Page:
Rob: Exactly. So human influencers are hard to manage and they’re willful. And they’re whimsical and they sometimes do crazy things. There’s plenty of stories about Jake Paul and other influencers. So the brands would prefer to deal with a robot. They would prefer to deal with a synthetic personality-

Jim: I love this. This is great. This is brilliant, Rob. So young entrepreneur out there, go automate. Go find yourself a big fat, dumb TikTok influencer and do a 10% better job and knock them out of the box. There’s nothing to stop me.

Rob: There are already dozens of companies that are pursuing what they call digital people or digital humans. There’s a company called Fable in San Francisco and here in Los Angeles, John McInnis at McInnis Lab, and there’s a number of other companies- [inaudible 00:44:44]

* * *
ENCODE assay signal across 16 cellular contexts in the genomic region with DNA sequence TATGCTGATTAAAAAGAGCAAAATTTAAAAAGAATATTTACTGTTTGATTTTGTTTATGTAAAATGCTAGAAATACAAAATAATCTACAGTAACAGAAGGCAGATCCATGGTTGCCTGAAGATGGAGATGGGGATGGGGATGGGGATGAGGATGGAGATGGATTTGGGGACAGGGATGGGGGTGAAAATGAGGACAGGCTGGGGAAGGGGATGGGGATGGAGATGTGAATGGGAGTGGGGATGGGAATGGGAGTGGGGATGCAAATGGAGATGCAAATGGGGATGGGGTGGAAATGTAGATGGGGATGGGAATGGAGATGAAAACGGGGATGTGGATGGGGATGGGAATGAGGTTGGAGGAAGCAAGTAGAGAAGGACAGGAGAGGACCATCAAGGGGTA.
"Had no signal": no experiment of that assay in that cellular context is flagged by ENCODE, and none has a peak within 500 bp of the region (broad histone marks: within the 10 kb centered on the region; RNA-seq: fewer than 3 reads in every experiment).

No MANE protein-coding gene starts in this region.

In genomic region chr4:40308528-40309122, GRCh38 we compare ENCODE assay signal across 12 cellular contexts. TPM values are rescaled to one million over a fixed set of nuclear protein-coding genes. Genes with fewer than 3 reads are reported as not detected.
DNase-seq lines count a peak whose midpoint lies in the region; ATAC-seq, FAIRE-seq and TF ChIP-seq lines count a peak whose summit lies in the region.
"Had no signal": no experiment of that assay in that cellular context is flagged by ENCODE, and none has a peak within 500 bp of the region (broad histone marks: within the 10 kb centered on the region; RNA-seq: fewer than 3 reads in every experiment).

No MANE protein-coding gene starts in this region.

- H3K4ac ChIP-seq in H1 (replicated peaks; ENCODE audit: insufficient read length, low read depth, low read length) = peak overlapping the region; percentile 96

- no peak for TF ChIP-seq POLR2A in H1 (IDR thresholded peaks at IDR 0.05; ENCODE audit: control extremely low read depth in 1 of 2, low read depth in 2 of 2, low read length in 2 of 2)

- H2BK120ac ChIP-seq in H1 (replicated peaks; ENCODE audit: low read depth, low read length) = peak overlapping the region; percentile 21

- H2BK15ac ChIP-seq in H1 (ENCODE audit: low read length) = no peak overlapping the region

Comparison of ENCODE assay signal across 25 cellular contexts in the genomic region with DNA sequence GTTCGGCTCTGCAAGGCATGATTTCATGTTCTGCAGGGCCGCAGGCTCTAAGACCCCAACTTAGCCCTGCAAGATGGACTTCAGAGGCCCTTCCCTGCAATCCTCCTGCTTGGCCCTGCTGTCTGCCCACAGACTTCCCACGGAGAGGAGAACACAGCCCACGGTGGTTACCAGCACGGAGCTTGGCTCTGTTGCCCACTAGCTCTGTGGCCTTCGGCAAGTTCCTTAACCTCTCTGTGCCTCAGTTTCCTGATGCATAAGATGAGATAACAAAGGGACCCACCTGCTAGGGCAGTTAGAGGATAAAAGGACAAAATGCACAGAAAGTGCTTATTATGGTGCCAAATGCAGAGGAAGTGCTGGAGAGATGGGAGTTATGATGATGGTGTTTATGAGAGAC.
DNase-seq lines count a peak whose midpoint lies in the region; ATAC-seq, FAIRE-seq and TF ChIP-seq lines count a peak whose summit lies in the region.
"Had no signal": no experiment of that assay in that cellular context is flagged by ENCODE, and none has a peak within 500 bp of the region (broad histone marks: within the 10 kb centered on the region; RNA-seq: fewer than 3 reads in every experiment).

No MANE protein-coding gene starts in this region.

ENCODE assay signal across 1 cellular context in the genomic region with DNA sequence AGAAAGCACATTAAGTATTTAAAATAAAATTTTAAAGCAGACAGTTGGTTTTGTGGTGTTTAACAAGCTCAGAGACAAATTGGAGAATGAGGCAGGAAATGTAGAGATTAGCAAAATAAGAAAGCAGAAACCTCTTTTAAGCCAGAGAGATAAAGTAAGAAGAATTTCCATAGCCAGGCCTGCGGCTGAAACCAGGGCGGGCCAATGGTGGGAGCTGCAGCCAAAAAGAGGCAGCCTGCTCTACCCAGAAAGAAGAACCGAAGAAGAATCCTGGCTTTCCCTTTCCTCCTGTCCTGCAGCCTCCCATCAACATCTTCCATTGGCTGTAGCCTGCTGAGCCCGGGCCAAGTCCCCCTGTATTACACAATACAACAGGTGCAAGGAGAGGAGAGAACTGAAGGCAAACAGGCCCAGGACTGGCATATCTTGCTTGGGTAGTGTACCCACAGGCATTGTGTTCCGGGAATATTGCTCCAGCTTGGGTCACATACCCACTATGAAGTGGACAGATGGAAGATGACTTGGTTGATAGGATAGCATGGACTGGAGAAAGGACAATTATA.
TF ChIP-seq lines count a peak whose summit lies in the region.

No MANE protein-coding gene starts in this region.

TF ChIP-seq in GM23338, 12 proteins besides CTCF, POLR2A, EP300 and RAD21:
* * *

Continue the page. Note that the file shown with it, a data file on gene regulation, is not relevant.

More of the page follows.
Jim: A company called, which is doing dialogues. In fact, I’ve actually had a dialogue with Plato. No. So Aristotle, JRR Tolkien and Tony Soprano. And the one with Tony Soprano was surprisingly good, particularly once Tony discovered my father was from Patterson, New Jersey, and we went down quite the Northern Jersey rabbit hole, but it was surprisingly good, right?

Rob: Yeah, it is good. Well, what’s amazing is that the quality’s good today, or it’s like adequate today. Where just a year ago, I remember really clearly just a year ago, it was messing around with Midjourney and the quality was not good. I mean, it was really unpredictable. It was hard to steer it. I didn’t understand prompts very well. The output, sometimes you’d have an image where the person would have 10 fingers on one hand or something. That was just a year ago, Jim. And now the quality of Midjourney five is so extraordinarily good. You can make a photo realistic image or something in the style of an anime artist or something in the style of a real professional artist, and you can control it much better. You can steer it towards an outcome.